The U.S. Bureau of Labor Statistics’ Consumer Expenditure Survey (CEX) provides information on the spending habits of American consumers. The survey has been conducted annually since 1980 and provides reliable data to identify consumer expenditure trends. Our company has access to very detailed unpublished data from the CEX, so we are able to analyze areas of spending that the more aggregated published data doesn’t permit.
We decided to take a broad look at long-term trends of Americans’ entertainment spending. Our broad look at entertainment included five categories:
The CEX first started tracking cellular phone service in 1995, so we started the analysis with data for entertainment spending in that year.
What is surprising is that when we inflation-adjusted the 16-years’ spending to 2011 dollars and combined all five categories of entertainment, total household entertainment spending increased by 58% (on average +$784) from 1995 to 2011. Americans obviously love their entertainment. However, what the data shows is that all the growth has come from the growth of in-home and mobile electronic entertainment and not spending at location-based entertainment and sporting event venues. In fact, electronic entertainment spending has grown at the expense of the out-of-home venues where household spending has decreased on average of 12% since 1995.
Electronic and digital entertainment equipment, services and software now make-up 89% of all entertainment spending and location-based bricks ‘n’ mortar venues only 11%. Back in 1995, venue-based entertainment represented 20% of all entertainment spending and the average household spent 14% more on it then than they did in 2011.
When we reviewed the spending data over the 16 years we discovered that lower-income households generally showed the greatest percentage declines in venue-based spending and the largest percentage increases for electronic entertainment spending. The lowest 20% of income households saw their average venue-based spending decline by one-third whereas the top 20% of income households only had a 7% decrease. Just the opposite was true for electronic entertainment spending. The bottom 20% income households saw their spending increase by 78% whereas the top 20% of income households saw it only increase by 47%. This indicates a more significant shift of entertainment spending by lower-income households to the digital and virtual worlds.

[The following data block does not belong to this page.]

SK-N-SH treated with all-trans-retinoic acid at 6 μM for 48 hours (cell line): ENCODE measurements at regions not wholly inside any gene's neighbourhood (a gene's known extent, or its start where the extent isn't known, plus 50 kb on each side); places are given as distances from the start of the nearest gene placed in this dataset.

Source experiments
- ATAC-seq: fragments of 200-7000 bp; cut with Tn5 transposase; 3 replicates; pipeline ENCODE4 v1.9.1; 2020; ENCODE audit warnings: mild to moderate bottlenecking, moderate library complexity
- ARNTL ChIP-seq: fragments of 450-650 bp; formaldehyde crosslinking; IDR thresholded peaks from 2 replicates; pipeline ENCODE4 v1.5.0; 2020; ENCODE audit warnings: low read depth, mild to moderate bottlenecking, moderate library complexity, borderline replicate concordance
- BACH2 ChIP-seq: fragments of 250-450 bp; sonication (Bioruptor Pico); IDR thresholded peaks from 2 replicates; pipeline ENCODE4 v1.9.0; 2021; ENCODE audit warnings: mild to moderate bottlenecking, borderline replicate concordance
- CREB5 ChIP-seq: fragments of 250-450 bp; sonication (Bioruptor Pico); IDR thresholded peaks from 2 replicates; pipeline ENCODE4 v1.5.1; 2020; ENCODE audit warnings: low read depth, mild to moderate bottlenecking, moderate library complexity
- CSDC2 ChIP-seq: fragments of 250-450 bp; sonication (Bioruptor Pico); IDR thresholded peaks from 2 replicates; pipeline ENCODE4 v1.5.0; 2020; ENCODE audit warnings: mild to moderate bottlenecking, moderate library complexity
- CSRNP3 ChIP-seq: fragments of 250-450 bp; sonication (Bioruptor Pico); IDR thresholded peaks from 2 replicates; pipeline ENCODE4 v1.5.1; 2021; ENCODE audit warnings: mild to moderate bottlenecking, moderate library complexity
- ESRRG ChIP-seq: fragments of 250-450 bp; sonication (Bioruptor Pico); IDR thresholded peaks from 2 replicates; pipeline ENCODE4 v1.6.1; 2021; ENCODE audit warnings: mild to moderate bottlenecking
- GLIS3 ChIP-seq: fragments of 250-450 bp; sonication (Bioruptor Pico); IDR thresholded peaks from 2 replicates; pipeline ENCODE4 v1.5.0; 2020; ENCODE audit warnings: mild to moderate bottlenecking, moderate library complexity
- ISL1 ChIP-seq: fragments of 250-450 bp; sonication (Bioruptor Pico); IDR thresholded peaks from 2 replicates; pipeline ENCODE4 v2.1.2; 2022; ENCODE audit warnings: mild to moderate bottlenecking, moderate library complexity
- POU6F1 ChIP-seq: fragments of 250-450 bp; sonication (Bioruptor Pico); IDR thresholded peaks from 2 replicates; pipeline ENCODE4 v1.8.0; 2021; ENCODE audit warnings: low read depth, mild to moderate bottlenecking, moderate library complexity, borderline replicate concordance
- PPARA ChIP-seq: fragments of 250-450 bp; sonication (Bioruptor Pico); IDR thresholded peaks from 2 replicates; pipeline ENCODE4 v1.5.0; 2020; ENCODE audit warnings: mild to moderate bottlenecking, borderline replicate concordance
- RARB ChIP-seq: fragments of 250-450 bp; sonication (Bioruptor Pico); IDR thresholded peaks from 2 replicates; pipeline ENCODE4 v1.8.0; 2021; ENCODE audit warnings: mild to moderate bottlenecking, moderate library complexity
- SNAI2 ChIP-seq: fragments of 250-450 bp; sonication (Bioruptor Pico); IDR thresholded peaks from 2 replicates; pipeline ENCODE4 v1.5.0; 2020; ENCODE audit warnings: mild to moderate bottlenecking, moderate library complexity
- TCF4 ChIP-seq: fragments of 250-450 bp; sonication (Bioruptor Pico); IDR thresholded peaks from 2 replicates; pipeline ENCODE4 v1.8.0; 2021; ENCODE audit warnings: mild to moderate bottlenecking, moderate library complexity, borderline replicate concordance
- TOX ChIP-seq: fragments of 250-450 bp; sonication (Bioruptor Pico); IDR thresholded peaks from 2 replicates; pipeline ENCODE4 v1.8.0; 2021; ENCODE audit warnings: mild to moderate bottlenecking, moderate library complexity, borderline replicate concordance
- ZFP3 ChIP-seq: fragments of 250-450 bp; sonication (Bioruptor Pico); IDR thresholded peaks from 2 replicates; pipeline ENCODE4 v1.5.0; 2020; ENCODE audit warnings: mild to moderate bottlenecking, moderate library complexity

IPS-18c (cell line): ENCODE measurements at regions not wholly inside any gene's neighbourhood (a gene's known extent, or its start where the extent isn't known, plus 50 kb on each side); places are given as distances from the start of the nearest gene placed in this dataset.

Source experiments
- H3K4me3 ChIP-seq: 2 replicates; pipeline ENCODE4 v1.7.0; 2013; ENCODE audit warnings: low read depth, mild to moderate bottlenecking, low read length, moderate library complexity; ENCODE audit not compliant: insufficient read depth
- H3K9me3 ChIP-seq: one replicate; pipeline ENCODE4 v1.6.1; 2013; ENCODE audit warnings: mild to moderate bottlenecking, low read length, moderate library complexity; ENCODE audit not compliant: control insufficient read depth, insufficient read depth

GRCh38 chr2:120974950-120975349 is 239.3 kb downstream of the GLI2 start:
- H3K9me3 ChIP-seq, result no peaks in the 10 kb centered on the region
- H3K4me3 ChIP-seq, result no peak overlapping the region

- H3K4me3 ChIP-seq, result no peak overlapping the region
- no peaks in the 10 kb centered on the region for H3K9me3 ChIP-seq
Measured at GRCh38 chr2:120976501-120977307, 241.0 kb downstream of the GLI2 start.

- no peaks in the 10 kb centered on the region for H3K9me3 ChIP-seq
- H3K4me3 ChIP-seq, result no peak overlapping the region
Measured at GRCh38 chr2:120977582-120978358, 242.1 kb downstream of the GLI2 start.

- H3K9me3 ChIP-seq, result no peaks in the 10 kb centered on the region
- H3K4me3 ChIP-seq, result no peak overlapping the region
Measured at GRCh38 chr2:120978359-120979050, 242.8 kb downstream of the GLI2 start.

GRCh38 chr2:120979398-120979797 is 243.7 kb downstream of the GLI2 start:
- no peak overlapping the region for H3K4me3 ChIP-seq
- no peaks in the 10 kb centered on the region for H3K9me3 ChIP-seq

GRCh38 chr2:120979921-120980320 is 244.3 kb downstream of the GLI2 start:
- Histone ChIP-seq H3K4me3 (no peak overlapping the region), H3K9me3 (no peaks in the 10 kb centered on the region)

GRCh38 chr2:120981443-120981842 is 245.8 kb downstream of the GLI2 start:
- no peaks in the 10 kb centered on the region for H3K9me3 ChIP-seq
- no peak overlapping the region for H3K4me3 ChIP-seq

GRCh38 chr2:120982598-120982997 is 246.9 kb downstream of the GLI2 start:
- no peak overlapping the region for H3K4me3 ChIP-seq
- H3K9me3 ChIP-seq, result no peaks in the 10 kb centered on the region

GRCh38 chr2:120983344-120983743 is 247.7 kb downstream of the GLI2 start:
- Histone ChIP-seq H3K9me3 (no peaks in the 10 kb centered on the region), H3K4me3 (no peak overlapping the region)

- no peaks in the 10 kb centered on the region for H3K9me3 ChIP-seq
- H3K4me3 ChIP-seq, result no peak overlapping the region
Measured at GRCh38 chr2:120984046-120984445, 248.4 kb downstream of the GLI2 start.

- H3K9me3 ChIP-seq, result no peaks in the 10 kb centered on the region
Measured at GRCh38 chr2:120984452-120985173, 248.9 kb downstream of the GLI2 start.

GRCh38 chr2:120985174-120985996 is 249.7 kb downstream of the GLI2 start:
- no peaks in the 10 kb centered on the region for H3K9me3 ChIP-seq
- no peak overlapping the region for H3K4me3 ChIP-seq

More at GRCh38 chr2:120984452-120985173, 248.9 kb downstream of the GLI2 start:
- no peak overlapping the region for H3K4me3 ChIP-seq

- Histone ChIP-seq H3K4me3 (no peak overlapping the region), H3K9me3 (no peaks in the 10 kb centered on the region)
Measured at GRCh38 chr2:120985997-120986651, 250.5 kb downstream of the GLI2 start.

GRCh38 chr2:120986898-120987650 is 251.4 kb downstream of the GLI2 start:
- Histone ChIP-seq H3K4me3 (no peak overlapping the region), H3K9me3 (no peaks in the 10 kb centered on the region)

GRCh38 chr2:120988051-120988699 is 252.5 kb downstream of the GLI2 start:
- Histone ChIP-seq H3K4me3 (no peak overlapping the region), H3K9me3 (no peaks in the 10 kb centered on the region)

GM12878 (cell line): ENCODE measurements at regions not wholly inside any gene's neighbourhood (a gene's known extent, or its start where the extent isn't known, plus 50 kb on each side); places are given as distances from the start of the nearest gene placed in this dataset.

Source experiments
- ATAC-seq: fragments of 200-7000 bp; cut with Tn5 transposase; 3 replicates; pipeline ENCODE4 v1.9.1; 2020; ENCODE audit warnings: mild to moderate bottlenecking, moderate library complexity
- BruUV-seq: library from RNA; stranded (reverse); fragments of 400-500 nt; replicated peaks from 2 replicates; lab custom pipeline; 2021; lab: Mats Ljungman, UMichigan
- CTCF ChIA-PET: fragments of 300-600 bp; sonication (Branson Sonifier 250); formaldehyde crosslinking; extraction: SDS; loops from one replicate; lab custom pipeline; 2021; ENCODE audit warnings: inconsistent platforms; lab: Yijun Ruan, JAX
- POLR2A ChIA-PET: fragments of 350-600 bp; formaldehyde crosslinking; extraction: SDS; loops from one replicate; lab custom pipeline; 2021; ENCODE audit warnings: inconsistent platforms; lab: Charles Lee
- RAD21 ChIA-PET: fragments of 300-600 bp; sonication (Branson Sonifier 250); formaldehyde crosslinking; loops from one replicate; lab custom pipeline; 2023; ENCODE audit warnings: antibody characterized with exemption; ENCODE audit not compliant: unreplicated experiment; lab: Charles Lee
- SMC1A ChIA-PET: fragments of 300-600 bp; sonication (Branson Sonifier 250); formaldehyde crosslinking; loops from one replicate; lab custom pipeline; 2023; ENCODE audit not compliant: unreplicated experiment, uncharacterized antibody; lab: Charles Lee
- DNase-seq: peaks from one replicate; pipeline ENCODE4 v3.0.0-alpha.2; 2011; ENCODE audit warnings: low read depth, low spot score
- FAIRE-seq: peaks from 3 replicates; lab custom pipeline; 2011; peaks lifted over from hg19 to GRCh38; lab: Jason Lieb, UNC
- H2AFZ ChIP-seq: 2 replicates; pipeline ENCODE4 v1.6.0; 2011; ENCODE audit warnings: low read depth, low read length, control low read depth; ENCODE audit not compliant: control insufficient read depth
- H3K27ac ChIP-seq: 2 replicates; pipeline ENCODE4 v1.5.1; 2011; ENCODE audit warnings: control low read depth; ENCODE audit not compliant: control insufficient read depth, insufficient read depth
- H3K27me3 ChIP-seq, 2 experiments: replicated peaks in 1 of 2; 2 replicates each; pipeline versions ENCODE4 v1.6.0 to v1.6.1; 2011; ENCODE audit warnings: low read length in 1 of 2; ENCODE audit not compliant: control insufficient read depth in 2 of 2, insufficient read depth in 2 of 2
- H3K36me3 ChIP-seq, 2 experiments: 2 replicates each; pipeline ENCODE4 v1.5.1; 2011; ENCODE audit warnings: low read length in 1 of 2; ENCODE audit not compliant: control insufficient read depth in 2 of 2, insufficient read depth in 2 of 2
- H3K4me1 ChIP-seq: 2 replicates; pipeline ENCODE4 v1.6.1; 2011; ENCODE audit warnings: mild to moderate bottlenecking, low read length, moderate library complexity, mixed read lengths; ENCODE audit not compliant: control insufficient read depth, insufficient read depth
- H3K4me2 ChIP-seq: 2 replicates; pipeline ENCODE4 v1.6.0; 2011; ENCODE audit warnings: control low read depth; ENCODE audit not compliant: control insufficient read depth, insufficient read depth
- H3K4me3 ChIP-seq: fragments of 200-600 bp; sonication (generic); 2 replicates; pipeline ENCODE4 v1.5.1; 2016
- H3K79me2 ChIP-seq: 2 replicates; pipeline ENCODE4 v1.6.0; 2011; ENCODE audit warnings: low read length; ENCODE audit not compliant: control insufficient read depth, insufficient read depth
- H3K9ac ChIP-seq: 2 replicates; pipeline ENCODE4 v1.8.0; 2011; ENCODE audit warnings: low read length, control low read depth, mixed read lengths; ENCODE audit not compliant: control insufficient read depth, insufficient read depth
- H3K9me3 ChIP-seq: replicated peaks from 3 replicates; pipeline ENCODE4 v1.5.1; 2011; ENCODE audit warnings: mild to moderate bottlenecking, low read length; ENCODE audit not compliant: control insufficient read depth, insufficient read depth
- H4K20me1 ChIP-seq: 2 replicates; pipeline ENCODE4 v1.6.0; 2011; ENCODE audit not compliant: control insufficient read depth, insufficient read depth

The top 20% of income households now spend more on location-based entertainment and admissions to sporting events than all the other 80% of income households combined. When it comes to electronic entertainment, the spending is more evenly distributed across all household income brackets, with the top 20% of income households only accounting for 31% of all spending. Nevertheless, there is still a positive correlation between incomes and spending.
What is surprising is that when we looked at changes to all entertainment spending between pre-recession 2006 and 2011, spending increased for all household income quintiles with the exception of the highest 20% where it based stayed constant (-1%).
So what does all this tell us? We believe the bottom line is that Americans are more than willing to spend on entertainment, even during challenging economic times. However, it appears that the increasing spending on electronic forms of entertainment indicates that many Americans consider that form of entertainment more convenient, affordable and a better value than out-of-home venue-based options. The challenge for location-based entertainment and sport venues is to increase the appeal of the experiences they offer to reverse this trend.